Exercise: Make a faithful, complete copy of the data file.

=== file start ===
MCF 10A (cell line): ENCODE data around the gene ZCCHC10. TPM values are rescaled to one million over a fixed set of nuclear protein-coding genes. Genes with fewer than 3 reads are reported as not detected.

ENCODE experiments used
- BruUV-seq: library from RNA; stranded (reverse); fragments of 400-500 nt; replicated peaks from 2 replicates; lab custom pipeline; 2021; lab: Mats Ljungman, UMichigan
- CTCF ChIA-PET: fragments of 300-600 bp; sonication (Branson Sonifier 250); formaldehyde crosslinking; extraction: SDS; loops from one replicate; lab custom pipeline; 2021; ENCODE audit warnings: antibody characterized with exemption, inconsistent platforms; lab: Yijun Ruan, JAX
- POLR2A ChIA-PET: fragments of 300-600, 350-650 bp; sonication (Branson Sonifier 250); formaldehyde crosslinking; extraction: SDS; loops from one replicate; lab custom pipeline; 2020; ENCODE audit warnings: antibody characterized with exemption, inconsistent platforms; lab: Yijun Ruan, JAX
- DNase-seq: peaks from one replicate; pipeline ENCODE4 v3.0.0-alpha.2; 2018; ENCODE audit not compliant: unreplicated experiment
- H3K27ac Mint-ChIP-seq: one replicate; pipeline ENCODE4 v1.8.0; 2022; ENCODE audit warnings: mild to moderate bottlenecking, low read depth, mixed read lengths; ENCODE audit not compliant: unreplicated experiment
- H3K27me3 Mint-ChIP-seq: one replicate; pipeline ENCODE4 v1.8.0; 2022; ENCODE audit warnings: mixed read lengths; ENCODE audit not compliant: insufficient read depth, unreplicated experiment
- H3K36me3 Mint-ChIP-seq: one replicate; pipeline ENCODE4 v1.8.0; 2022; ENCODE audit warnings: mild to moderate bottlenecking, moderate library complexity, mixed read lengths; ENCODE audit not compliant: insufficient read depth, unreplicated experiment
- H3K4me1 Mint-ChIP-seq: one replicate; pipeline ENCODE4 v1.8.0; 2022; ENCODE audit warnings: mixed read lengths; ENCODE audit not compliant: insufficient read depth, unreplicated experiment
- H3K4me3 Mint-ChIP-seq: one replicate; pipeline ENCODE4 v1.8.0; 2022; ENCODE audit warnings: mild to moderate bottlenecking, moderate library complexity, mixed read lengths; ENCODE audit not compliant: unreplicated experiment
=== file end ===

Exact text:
MCF 10A (cell line): ENCODE data around the gene ZCCHC10. TPM values are rescaled to one million over a fixed set of nuclear protein-coding genes. Genes with fewer than 3 reads are reported as not detected.

ENCODE experiments used
- BruUV-seq: library from RNA; stranded (reverse); fragments of 400-500 nt; replicated peaks from 2 replicates; lab custom pipeline; 2021; lab: Mats Ljungman, UMichigan
- CTCF ChIA-PET: fragments of 300-600 bp; sonication (Branson Sonifier 250); formaldehyde crosslinking; extraction: SDS; loops from one replicate; lab custom pipeline; 2021; ENCODE audit warnings: antibody characterized with exemption, inconsistent platforms; lab: Yijun Ruan, JAX
- POLR2A ChIA-PET: fragments of 300-600, 350-650 bp; sonication (Branson Sonifier 250); formaldehyde crosslinking; extraction: SDS; loops from one replicate; lab custom pipeline; 2020; ENCODE audit warnings: antibody characterized with exemption, inconsistent platforms; lab: Yijun Ruan, JAX
- DNase-seq: peaks from one replicate; pipeline ENCODE4 v3.0.0-alpha.2; 2018; ENCODE audit not compliant: unreplicated experiment
- H3K27ac Mint-ChIP-seq: one replicate; pipeline ENCODE4 v1.8.0; 2022; ENCODE audit warnings: mild to moderate bottlenecking, low read depth, mixed read lengths; ENCODE audit not compliant: unreplicated experiment
- H3K27me3 Mint-ChIP-seq: one replicate; pipeline ENCODE4 v1.8.0; 2022; ENCODE audit warnings: mixed read lengths; ENCODE audit not compliant: insufficient read depth, unreplicated experiment
- H3K36me3 Mint-ChIP-seq: one replicate; pipeline ENCODE4 v1.8.0; 2022; ENCODE audit warnings: mild to moderate bottlenecking, moderate library complexity, mixed read lengths; ENCODE audit not compliant: insufficient read depth, unreplicated experiment
- H3K4me1 Mint-ChIP-seq: one replicate; pipeline ENCODE4 v1.8.0; 2022; ENCODE audit warnings: mixed read lengths; ENCODE audit not compliant: insufficient read depth, unreplicated experiment
- H3K4me3 Mint-ChIP-seq: one replicate; pipeline ENCODE4 v1.8.0; 2022; ENCODE audit warnings: mild to moderate bottlenecking, moderate library complexity, mixed read lengths; ENCODE audit not compliant: unreplicated experiment